How to find roots of a quadratic equation by factorising.
A quadratic equation looks like this:
ax² + bx + c = 0Â (where ‘a’ cannot be zero.)
Solving the equation means finding ‘x’ values that make the equation true. These ‘x’ values are called the roots Â of the quadratic.
Quadratic equations can have 0, 1 or two roots.
In the complex number system, all quadratic equations have roots, but we will
not discuss complex numbers in this article. Roots of quadratics always come in
pairs, but when there are two roots that are the same we say that there is only
This method requires that you can factorise the quadratic expression on the left hand side. This is not always possible, and if not you would have to use one of the other methods.
Consider this quadratic expression...
4x - 5 = 0
When factorised, it looks like this...
(x + 1)(x -
5) = 0
For the example, this means that if (x+1) or (x-5) is zero, the product will be zero and the equation will be true. We use this fact to find the roots as follows:
1 = 0Â soÂ Â Â
5 = 0Â soÂ Â Â
x = 5
Â The example quadratic equation has two roots, x = -1 and x = 5.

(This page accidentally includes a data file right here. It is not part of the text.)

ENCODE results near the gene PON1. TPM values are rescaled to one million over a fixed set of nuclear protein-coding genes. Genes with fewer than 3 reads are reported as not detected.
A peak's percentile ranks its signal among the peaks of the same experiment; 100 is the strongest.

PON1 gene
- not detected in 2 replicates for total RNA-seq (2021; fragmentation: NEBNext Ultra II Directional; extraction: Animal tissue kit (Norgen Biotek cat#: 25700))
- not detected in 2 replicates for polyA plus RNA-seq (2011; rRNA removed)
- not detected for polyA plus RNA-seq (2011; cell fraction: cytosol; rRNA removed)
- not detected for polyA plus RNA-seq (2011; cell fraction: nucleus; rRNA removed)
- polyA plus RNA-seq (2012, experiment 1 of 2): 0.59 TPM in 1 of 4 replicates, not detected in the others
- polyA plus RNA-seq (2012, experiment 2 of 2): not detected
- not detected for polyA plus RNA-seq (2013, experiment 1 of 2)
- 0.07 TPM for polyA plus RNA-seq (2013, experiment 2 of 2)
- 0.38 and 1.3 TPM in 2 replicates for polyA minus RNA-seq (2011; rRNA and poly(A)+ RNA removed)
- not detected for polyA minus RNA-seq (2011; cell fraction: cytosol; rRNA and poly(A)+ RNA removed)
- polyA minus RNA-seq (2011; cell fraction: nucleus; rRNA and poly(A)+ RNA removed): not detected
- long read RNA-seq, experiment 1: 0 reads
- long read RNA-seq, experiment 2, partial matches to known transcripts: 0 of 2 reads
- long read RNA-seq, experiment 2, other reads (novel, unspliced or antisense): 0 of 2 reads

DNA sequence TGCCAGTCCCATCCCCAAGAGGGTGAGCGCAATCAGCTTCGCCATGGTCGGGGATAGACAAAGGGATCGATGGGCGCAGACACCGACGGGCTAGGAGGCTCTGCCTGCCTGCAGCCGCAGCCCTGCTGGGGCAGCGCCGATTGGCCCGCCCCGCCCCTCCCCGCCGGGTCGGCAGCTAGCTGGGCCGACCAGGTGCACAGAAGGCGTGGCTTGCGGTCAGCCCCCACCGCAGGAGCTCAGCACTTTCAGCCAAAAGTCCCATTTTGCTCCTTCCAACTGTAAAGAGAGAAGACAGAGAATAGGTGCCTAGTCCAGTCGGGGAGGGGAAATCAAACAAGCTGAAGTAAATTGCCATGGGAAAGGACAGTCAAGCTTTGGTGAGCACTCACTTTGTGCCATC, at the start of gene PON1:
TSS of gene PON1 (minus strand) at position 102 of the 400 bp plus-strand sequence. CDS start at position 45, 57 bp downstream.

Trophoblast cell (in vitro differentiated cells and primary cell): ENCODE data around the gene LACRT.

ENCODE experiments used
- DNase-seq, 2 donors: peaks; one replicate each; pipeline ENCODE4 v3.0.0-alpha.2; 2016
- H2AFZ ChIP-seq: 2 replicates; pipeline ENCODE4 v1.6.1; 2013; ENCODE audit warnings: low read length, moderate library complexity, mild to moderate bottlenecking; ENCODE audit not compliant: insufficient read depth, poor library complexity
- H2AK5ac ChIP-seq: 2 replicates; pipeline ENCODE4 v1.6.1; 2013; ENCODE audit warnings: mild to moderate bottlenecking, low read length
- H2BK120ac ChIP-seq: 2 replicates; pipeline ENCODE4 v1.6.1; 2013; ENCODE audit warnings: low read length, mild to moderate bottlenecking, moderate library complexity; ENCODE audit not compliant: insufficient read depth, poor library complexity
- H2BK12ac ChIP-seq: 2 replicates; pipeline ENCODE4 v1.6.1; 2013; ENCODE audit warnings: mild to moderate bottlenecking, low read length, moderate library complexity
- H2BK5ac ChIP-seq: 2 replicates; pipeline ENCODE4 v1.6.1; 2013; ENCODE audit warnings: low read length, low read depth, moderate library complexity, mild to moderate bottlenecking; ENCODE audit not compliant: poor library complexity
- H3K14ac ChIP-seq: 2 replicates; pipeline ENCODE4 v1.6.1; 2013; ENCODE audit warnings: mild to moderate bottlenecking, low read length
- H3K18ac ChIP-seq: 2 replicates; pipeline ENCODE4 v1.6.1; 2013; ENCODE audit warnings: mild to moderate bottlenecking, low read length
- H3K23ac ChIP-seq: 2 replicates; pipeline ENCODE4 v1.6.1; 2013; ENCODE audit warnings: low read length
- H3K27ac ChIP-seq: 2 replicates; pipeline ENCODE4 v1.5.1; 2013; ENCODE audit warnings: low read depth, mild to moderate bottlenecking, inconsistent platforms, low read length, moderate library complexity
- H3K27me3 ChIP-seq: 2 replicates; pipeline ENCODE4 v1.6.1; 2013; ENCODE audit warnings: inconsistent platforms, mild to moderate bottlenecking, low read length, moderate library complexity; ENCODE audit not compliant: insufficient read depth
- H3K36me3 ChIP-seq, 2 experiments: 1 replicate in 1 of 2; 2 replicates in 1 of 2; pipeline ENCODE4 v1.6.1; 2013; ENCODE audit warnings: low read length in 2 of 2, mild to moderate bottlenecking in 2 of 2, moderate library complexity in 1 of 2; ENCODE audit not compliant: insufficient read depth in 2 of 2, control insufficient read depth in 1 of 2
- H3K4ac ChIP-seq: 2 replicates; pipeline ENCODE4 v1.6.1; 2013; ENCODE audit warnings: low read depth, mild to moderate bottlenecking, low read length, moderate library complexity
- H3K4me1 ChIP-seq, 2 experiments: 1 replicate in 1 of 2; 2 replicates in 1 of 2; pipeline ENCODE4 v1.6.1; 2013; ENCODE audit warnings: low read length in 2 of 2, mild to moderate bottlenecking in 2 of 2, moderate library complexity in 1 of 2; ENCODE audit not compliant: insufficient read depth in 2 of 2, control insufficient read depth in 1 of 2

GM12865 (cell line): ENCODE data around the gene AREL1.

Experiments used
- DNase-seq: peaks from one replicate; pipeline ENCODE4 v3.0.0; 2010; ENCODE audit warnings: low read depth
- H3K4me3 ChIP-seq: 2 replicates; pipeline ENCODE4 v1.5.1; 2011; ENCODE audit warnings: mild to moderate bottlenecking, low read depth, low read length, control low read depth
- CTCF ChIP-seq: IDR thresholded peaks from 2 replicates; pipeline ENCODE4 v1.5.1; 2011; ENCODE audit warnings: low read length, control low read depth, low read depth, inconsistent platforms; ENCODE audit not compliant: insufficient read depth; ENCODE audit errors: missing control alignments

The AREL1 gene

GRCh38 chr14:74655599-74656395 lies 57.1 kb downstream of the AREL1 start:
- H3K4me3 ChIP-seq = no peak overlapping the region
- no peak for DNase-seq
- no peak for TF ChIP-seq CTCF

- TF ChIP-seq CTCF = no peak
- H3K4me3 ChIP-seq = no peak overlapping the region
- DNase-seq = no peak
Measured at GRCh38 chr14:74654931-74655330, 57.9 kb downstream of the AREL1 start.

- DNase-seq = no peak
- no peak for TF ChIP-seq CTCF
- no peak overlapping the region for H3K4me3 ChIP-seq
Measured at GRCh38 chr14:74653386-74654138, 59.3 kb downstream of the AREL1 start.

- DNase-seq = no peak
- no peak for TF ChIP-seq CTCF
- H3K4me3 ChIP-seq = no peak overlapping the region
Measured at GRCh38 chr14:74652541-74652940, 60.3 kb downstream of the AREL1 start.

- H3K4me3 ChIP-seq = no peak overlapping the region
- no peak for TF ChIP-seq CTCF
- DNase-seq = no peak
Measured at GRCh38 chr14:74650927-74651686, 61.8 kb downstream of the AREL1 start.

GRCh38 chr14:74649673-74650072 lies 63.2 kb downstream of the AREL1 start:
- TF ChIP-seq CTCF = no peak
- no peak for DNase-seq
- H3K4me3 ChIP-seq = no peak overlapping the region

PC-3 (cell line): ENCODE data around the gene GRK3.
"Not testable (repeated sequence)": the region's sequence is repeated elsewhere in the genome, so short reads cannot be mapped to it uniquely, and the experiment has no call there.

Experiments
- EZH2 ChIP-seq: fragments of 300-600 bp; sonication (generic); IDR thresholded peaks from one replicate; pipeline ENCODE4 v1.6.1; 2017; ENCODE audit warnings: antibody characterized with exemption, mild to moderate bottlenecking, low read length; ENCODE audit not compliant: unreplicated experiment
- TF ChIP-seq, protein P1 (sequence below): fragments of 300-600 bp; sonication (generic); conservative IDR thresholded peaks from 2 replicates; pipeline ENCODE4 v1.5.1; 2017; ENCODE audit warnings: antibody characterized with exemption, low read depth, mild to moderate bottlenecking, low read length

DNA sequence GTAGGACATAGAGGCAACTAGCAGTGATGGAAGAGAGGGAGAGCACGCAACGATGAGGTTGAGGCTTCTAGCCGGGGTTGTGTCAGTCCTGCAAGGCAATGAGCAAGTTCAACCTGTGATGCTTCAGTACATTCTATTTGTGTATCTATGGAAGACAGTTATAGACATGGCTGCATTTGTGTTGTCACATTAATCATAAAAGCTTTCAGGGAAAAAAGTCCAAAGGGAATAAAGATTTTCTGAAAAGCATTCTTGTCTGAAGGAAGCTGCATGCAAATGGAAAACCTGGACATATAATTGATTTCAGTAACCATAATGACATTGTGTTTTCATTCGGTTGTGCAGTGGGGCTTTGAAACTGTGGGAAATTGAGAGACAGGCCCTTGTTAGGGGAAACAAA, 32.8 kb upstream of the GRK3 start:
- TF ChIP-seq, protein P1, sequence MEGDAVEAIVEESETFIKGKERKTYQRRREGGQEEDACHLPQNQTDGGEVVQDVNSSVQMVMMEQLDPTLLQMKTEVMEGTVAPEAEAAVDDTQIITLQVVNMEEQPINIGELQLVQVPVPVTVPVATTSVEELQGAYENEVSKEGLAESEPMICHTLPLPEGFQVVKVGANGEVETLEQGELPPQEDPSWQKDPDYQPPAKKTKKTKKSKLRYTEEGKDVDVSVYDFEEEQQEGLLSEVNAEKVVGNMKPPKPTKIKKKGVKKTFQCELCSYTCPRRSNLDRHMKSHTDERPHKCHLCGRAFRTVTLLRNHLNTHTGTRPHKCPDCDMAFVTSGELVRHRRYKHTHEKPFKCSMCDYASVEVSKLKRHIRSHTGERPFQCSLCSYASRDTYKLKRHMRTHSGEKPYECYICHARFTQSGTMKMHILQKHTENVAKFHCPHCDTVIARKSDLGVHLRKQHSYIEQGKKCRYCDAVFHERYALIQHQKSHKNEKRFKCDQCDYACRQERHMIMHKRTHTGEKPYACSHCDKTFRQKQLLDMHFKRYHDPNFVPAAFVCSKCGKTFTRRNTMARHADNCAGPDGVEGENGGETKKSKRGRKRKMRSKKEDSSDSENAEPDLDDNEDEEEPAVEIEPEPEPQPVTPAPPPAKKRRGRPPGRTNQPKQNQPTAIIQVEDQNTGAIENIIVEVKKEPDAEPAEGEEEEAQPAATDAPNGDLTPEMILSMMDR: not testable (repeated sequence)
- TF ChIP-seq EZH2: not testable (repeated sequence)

Step 1Â Enter the equation to solve
Click Â and type the quadratic equation into the 'maths' box in the data entry dialog box.
If the ‘EMPTY’ message is
not displayed between the blue buttons, click the
until the message: ‘INSERT’ appears. If
required, use the ‘ * ’ symbol for multiply, and the ‘ / ’ symbol for
Â Â Â Â Â Â
Step 2, Solve...
Keep clicking the Â (factorise) button until the equation is factorised, and looks like this:
(x + 1)(x -
5) = 0
If there is a common factor, this will be at the front of the left bracket.
The expressions in brackets must be
equated to zero to find the roots.Â (See
the theory section at the top of this article.)
In this case, x+1 = 0 and x-5
= 0, so the roots are x = -1 and x = 5.
NOTE: If the equation does not factorise, then you will need to use one of the other methods described in the topic: Factorise quadratics.